Social Action Theory: Definition, Concepts & Examples

By Charlotte Nickerson, published June 08, 2022 | Fact Checked by Saul Mcleod, PhD


Key Points

  • Social action theories examine the motives and meanings of individuals as they decide to take on their behaviors.
  • Max Weber (1864-1920), the originator of social action theory believed that there are four types of social action, two rational, and two social.
  • The symbolic interactionist school of social action theory posits that social actions are created through the meanings that people create in situations.
  • Goffman's dramatulogical theory, meanwhile, envisions all human action as taking place on a stage, with actors undertaking actions based of the "front" or image they want to project to the world.

Social action theory is a critical theory in sociology that holds that society is construted through the interactions and meanings of the people who make up society.

Max Weber originated social action theory. He examined social action within a number of sociological fields, ranging from class behavior to politics and religion.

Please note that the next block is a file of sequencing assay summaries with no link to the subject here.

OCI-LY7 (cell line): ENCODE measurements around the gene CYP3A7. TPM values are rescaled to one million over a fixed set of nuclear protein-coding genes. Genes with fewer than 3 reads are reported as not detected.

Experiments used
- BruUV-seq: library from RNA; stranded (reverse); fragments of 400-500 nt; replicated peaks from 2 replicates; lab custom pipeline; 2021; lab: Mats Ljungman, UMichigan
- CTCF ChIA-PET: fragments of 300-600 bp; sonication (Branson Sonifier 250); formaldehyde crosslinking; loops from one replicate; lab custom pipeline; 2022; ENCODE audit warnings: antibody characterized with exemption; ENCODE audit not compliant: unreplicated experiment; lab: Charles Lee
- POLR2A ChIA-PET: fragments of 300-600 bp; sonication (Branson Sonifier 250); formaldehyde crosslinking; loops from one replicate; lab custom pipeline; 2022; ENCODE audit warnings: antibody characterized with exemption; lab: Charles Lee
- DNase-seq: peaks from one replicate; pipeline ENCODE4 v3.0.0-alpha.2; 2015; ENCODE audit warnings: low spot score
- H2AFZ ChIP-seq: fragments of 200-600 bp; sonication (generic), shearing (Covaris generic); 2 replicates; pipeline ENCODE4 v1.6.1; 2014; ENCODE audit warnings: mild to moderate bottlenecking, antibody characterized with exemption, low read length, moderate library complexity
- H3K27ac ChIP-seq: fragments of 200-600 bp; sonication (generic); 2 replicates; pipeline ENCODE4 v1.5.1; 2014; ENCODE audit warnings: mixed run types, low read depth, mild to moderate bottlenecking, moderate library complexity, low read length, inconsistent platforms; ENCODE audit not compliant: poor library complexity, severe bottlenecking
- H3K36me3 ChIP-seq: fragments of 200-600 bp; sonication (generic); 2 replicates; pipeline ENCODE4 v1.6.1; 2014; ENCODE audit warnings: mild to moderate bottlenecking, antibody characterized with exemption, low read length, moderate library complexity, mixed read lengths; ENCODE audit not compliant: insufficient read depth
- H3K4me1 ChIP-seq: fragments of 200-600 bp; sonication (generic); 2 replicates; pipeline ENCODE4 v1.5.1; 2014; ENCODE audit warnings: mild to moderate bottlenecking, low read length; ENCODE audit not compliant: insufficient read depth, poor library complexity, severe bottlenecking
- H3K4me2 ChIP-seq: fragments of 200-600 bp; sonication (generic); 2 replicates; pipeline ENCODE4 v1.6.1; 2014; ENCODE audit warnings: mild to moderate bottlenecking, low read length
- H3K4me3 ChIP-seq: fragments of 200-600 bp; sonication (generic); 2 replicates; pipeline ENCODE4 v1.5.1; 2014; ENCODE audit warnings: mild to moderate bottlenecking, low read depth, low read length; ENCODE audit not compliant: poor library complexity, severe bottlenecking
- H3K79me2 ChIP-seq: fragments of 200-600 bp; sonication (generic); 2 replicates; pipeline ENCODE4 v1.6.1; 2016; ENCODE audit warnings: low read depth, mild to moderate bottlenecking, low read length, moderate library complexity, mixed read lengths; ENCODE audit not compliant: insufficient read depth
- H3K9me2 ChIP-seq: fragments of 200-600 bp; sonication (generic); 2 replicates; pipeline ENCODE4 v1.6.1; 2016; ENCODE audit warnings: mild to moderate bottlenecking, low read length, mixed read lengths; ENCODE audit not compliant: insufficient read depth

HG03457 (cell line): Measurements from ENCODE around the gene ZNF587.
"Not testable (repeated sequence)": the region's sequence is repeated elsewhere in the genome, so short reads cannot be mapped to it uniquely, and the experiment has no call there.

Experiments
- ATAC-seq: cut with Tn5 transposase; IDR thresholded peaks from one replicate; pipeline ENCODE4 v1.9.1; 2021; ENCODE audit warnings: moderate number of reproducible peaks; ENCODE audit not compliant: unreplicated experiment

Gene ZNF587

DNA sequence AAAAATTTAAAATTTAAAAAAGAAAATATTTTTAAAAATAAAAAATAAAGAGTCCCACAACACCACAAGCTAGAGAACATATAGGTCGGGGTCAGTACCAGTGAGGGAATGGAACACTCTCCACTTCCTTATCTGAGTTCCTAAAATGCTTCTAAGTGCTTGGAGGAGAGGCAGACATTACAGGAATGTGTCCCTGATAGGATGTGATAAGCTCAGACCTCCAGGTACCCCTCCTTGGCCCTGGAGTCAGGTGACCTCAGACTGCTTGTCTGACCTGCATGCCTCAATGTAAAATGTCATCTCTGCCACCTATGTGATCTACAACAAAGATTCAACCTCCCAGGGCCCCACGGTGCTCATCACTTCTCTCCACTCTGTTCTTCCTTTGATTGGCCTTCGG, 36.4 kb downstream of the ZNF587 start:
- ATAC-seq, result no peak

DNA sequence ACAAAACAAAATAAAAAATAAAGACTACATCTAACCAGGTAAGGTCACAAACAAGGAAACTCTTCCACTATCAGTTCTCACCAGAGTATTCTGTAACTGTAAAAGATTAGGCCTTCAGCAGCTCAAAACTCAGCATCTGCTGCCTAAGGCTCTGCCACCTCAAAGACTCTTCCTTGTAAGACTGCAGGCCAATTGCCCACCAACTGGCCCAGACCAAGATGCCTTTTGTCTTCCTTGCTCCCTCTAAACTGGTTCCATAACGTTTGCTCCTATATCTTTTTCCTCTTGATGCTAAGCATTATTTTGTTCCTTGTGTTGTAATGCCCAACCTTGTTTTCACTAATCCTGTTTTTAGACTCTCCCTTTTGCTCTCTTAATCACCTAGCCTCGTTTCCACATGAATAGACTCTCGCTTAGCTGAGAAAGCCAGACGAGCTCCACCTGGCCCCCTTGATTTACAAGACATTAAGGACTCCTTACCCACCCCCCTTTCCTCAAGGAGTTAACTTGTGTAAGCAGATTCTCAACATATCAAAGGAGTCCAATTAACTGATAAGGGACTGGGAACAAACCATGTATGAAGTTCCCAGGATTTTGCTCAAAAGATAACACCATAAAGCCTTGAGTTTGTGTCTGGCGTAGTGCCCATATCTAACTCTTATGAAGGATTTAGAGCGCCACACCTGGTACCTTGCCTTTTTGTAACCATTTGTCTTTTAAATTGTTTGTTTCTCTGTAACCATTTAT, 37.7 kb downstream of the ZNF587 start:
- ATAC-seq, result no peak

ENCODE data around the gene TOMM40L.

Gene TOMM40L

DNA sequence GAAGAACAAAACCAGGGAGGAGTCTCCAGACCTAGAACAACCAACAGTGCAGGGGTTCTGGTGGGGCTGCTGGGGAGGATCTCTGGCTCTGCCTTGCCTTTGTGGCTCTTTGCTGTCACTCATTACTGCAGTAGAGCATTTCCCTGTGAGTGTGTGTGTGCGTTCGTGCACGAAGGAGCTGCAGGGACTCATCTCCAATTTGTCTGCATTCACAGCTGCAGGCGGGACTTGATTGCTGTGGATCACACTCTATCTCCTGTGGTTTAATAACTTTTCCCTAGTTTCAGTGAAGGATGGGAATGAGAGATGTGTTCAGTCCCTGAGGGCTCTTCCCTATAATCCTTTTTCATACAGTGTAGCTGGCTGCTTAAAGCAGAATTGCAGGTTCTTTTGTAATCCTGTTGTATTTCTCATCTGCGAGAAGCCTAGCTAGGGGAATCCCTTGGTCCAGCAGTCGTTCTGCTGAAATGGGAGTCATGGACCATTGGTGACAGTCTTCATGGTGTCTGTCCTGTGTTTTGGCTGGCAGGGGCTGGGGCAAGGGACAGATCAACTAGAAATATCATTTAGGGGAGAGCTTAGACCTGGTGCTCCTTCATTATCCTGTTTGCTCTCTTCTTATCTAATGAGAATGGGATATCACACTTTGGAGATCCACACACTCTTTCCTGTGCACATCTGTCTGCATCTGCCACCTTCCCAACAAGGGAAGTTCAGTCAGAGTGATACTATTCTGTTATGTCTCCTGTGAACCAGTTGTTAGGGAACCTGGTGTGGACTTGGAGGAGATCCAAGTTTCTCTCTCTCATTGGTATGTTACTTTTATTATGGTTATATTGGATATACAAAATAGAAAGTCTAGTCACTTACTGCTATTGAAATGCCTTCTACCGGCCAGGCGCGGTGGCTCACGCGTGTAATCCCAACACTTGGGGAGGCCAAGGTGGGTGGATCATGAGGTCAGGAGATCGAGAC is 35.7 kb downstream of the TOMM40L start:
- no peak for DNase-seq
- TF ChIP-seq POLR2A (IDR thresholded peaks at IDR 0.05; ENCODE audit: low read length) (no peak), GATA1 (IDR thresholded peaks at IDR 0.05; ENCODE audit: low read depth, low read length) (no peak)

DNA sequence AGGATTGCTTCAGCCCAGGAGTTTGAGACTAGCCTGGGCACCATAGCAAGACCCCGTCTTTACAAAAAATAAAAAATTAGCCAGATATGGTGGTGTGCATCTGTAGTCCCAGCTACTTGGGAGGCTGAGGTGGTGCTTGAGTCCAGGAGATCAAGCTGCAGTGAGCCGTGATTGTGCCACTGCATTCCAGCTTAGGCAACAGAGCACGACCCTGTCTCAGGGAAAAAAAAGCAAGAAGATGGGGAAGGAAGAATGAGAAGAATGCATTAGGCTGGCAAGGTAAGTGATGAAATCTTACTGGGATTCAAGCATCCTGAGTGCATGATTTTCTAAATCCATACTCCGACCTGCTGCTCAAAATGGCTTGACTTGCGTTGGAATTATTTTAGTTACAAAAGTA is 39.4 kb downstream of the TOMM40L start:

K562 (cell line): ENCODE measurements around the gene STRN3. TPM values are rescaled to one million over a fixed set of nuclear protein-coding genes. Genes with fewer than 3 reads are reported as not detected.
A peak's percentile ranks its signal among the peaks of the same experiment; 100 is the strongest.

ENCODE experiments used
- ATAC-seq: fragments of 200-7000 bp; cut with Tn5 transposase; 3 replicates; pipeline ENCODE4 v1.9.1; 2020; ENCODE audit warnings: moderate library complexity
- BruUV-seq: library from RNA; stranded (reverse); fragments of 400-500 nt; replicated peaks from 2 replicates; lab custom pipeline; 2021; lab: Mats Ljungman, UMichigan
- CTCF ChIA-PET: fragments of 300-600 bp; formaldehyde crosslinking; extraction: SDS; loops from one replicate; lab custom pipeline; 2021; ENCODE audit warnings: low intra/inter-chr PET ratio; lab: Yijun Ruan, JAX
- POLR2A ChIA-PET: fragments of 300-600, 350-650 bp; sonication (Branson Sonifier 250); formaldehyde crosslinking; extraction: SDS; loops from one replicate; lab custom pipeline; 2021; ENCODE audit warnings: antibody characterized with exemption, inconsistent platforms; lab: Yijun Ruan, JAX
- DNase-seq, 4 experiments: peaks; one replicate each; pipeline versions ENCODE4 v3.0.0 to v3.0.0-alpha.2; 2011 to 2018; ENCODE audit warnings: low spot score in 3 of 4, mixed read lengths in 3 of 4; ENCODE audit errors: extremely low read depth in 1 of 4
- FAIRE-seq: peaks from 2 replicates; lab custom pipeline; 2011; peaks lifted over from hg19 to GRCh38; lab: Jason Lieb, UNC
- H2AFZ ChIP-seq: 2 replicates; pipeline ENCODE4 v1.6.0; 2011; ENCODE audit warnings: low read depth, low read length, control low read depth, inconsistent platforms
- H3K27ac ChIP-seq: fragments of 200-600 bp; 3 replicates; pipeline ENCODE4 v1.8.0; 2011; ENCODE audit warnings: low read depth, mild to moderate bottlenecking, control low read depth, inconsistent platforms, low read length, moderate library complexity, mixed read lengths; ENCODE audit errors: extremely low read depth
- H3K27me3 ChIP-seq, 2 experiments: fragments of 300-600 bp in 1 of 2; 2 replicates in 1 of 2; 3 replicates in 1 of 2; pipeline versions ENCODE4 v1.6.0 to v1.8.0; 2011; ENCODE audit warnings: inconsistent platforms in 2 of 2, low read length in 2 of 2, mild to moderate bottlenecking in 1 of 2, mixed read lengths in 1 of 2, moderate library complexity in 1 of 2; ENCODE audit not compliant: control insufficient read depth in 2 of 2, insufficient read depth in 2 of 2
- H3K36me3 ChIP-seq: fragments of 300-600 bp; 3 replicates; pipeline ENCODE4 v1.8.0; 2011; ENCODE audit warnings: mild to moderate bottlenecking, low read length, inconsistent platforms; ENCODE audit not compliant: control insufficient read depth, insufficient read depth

Types of Social Action

  1. Instrumental Rational Action: Social actors works out the most efficient way to achieve a goal. E.g. the most efficient way to make profit is to pay low wages.
  2. Value Rational Action: Action towards a goal that seen as desirable for its own sake. E.G. Believing in God and completing rituals in order to reach salvation.
  3. Traditional Action: Routine, customary or habitual actions that are done without thought or choice; more like “we have always don this”
  4. Affectual Action: Action that expresses emotion. Weber saw this as important in religious and political movements with charismatic leaders who attract followers based on emotional appeal. E.g. weeping with grief or violence caused by anger.

Branches of Social Action Theory

Verstehen